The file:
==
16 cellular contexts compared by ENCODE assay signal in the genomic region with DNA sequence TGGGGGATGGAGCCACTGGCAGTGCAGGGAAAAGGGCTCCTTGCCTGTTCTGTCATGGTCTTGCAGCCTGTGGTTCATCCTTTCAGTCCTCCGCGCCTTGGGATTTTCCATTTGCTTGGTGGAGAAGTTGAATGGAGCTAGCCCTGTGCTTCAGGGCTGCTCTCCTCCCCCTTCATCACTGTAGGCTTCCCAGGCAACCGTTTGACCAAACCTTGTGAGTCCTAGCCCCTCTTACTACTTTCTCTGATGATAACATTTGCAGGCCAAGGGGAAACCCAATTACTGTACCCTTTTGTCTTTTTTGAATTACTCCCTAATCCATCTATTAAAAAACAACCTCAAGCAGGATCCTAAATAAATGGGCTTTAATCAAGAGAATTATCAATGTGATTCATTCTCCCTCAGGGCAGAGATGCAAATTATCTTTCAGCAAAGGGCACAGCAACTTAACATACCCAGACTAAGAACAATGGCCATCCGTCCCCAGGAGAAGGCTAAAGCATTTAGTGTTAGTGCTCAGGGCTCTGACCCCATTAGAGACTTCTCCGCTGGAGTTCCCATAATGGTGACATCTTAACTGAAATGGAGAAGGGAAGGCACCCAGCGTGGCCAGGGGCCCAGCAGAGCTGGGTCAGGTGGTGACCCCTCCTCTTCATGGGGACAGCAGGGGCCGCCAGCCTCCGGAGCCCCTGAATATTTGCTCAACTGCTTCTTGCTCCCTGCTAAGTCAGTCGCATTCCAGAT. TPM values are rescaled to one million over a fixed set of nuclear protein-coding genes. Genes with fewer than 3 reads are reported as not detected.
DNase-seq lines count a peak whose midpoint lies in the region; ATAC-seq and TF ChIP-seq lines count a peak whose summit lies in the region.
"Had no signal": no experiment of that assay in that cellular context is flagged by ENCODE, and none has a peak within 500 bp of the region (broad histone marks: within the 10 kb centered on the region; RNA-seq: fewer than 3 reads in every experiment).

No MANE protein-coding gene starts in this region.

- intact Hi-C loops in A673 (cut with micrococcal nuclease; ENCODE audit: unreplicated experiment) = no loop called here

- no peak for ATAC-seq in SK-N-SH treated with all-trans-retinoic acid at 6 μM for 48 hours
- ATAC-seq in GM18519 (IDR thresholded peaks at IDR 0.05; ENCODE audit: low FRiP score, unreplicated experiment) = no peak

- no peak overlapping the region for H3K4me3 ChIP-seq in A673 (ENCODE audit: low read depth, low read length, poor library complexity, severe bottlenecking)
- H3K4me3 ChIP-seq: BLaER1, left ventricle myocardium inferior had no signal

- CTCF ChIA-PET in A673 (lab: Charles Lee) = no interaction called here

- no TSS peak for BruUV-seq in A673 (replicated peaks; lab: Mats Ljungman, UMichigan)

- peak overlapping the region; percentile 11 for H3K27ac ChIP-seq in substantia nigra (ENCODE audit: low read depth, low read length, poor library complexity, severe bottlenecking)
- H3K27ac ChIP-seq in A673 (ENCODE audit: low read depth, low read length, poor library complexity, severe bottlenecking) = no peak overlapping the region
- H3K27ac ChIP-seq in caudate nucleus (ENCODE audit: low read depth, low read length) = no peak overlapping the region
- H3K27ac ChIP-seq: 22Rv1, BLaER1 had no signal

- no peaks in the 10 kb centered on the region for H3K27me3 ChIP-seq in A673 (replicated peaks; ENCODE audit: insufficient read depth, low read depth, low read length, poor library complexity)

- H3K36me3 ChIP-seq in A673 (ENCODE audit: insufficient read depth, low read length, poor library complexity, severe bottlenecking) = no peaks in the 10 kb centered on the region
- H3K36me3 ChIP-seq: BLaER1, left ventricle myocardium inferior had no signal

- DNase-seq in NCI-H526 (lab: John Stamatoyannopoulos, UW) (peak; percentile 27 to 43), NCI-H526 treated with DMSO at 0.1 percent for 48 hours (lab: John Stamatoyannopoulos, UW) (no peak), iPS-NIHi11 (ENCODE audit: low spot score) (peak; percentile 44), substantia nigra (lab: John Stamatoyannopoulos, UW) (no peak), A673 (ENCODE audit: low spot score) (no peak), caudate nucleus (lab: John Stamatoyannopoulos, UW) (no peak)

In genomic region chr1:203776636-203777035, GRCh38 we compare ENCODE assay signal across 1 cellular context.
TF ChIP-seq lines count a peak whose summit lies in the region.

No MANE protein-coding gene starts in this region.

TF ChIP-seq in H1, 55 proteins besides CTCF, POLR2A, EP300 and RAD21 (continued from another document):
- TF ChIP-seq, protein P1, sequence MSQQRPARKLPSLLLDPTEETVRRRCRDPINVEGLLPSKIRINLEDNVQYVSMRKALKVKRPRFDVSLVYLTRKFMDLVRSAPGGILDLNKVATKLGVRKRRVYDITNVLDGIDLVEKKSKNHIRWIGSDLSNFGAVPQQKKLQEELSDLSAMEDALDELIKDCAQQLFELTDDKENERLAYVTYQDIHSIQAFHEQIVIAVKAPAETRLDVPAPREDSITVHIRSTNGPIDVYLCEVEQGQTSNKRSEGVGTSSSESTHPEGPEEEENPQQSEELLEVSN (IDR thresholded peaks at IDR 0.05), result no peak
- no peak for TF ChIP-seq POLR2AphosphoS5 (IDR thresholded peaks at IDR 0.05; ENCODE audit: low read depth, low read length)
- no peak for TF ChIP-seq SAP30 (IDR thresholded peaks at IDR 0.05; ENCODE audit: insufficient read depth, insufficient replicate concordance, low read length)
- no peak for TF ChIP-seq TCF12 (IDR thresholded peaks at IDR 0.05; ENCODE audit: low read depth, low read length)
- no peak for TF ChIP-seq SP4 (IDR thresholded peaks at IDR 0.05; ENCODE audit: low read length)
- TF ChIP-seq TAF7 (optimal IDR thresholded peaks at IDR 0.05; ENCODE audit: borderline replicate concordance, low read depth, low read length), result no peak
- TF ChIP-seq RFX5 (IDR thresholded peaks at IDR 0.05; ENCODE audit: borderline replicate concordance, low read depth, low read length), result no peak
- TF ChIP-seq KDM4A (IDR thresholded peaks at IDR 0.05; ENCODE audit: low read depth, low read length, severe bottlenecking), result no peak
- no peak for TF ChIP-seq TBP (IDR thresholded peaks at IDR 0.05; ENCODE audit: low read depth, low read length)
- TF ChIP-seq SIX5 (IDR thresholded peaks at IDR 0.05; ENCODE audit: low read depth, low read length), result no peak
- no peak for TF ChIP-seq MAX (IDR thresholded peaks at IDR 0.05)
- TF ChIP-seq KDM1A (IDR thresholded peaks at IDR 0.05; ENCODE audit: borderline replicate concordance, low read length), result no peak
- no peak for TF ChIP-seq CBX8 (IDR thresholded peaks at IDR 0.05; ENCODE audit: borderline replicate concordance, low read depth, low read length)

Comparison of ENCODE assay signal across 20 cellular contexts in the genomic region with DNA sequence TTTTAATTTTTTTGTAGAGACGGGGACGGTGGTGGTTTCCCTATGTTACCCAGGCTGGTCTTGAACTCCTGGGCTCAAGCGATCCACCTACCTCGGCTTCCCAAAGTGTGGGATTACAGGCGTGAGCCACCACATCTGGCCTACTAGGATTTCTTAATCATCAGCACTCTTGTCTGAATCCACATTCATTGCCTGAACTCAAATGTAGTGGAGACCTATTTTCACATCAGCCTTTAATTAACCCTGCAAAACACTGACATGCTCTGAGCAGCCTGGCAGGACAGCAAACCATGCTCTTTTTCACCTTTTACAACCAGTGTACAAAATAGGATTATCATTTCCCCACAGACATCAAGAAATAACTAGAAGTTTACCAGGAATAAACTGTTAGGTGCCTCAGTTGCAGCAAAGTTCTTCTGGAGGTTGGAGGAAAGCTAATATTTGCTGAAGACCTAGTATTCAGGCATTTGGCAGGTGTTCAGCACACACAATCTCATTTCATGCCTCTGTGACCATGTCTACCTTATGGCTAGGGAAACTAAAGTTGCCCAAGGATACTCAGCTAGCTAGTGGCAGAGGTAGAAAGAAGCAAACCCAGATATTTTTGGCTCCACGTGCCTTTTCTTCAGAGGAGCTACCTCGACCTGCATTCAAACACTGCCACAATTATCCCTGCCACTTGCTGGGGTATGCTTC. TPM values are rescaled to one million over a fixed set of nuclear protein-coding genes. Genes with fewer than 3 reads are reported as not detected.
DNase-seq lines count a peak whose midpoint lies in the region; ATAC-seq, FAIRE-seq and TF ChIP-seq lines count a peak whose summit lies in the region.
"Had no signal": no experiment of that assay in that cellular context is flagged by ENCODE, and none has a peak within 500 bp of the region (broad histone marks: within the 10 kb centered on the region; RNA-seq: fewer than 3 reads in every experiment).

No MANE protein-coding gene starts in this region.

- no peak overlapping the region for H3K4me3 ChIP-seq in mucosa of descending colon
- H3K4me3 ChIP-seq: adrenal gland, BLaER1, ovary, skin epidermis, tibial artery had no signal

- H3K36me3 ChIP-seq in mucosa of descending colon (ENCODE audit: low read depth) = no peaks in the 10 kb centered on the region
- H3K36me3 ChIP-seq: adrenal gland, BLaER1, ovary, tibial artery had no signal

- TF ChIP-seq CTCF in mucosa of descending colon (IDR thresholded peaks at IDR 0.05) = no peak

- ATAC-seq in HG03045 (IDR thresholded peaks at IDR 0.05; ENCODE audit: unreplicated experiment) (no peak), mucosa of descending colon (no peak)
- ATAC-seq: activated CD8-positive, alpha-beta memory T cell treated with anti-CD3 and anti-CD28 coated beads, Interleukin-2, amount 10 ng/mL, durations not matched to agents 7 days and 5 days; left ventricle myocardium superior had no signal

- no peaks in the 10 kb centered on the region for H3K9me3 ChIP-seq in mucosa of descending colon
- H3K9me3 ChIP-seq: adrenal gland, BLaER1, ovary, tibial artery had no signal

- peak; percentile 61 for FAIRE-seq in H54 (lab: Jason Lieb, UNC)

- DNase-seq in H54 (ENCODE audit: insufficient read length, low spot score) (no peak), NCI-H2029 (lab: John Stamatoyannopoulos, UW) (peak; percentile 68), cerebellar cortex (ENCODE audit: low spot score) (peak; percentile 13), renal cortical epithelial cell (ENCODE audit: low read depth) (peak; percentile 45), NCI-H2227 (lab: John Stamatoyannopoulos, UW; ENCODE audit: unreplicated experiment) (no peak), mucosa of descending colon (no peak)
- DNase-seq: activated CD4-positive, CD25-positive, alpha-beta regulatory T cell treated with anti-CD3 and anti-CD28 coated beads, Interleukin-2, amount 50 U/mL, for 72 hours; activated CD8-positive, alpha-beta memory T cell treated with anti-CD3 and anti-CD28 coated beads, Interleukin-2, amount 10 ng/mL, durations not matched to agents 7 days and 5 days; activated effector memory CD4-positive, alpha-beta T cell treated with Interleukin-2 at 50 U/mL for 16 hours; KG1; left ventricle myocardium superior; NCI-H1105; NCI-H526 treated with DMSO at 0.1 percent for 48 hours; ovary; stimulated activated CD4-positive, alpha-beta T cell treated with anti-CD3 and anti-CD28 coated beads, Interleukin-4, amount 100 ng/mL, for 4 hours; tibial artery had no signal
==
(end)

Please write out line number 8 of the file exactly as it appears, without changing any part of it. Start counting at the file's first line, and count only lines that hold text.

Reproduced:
- no peak overlapping the region for H3K4me3 ChIP-seq in A673 (ENCODE audit: low read depth, low read length, poor library complexity, severe bottlenecking)